Love him or hate him, Cruz stirs up po­lit­i­cal pas­sion

The Washington Times Weekly - - Politics - BY SETH MCLAUGH­LIN

For Democrats, it’s sim­ple: Sen. Ted Cruz is the face of the gov­ern­ment shut­down and just about ev­ery­thing that is wrong with Wash­ing­ton. Repub­li­cans, though, aren’t sure: The se­na­tor from Texas is ei­ther the best — or the worst — thing to hap­pen to the party in years.

The fresh­man law­maker’s Demo­cratic col­leagues in the Se­nate have called Mr. Cruz a school­yard bully, an an­ar­chist and a pup­pet mas­ter of mis­guided law­mak­ers in the on­go­ing spend­ing stale­mate.

The anti-Cruz rhetoric grew so heated last week that Se­nate Ma­jor­ity Leader Harry Reid apol­o­gized for his nasty tone on the Se­nate floor af­ter Repub­li­cans ac­cused the Ne­vada Demo­crat of vi­o­lat­ing the “spirit” of deco­rum in the up­per cham­ber.

Since ar­riv­ing in Wash­ing­ton this year, Mr. Cruz, a for­mer de­bate cham­pion at Prince­ton, has be­come the most vis­i­ble and the most vo­cal op­po­nent of Pres­i­dent Obama’s Af­ford­able Care Act, warn­ing in floor speeches, tele­vi­sion and ra­dio ap­pear­ances and closed-door Repub­li­can meet­ings that the 2010 law will have a cat­a­strophic ef­fect on the na­tion.

“What the Amer­i­can peo­ple want is they want our gov­ern­ment funded and they want to stop the harms from Oba­macare,” Mr. Cruz said Sun­day on CNN. “Oba­macare is hurt­ing mil­lions of peo­ple. It’s killing their jobs. It’s forc­ing them into part-time work. It’s driv­ing up health insurance premi­ums. And it’s caus­ing mil­lions of Amer­i­cans to lose or risk los­ing their health insurance.”

Mr. Cruz’s un­re­lent­ing, hard-nosed style has ral­lied tea par­ty­ers and grass-roots con­ser­va­tives to his ban­ner.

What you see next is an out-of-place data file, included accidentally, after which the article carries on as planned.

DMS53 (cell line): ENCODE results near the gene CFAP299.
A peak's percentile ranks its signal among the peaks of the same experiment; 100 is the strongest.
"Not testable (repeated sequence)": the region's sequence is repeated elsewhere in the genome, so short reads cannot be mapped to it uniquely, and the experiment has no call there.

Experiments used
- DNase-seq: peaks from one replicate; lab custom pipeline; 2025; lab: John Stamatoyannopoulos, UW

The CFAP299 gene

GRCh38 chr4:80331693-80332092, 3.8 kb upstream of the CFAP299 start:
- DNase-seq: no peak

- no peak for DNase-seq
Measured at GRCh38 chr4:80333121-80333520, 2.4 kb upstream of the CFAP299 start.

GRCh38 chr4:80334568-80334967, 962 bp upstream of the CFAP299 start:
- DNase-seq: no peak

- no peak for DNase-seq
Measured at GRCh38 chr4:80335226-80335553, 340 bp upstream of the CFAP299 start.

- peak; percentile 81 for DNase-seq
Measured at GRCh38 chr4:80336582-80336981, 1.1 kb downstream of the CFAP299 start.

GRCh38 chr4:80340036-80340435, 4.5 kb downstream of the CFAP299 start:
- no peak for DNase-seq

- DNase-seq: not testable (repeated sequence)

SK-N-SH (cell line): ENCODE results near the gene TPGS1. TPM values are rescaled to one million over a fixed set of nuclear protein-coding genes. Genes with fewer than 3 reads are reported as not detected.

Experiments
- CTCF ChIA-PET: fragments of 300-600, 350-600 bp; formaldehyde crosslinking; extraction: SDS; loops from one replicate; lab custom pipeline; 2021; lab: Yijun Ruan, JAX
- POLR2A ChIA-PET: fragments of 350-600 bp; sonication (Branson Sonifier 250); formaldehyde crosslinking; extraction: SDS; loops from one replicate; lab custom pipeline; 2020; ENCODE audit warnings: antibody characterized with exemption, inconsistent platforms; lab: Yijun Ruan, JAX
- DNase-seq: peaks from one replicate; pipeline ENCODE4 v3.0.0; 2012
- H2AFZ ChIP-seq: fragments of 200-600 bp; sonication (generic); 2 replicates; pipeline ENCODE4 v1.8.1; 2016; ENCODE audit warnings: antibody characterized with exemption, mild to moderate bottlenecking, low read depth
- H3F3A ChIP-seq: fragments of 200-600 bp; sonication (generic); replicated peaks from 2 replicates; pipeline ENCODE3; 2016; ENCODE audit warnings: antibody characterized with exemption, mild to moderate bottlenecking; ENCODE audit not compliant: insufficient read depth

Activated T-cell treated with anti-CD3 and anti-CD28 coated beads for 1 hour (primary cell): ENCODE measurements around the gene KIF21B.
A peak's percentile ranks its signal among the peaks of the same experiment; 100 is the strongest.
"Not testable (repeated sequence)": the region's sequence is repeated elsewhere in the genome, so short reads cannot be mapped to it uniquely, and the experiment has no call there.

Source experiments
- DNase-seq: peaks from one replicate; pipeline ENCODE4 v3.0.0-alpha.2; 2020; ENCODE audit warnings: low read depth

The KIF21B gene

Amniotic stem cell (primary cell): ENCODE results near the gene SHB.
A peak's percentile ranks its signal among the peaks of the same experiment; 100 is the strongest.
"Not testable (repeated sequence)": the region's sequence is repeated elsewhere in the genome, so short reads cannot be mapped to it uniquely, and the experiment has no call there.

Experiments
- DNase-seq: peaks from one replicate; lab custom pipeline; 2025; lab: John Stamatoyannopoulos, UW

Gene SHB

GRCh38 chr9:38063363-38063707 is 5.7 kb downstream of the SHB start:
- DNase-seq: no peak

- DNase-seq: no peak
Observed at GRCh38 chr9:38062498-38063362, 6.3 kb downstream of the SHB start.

A Pub­lic Pol­icy Polling sur­vey found that Mr. Cruz has leapfrogged past the likes of New Jersey Gov. Chris Christie and Sen.

“I think the pos­i­tive is that [Sen. Ted Cruz] has brought a lot of at­ten­tion to the is­sue. The neg­a­tive is that he stepped on some toes in the process. But as the old say­ing goes, in or­der to make an omelet, you have to break some eggs.”

Rand Paul of Ken­tucky to be­come the top pick of Repub­li­can pri­mary vot­ers in the 2016 pres­i­den­tial nom­i­na­tion race.

Mr. Cruz, though, also has ticked off Repub­li­cans who say the Texan’s ef­forts are fu­eled as much by his per­sonal po­lit­i­cal am­bi­tions as they are by any de­sire to ex­pand the party or fos­ter good gov­er­nance.

They also say his strat­egy to de­fund Oba­macare is doomed to fail and is tar­nish­ing the Repub­li­can brand.

In­deed, polls show that most Amer­i­cans dis­ap­prove of the Af­ford­able Care Act — but they don’t sup­port wrap­ping Oba­macare into the fight over fund­ing for other gov­ern­ment op­er­a­tions, as has hap­pened in the week-old shut­down.

Polls also show that more Amer­i­cans blame Repub­li­cans for the im­passe and that tea par­ty­ers, who now hold up Mr. Cruz as a po­lit­i­cal sav­ior, back the shut­down, while the ma­jor­ity of the elec­torate — Democrats, in­de­pen­dents and Repub­li­cans — do not.

“What I hope that doesn’t hap­pen is that with all this fo­cus on this shiny ob­ject that was never go­ing to hap­pen, that we have taken our eye off the thing that is usu­ally ne­go­ti­ated around the debt ceil­ing: that is re­forms and re­duc­tions in spend­ing so we don’t have fu­ture deficits at the level we are now hav­ing them,” said Sen. Bob Corker, Ten­nessee Repub­li­can.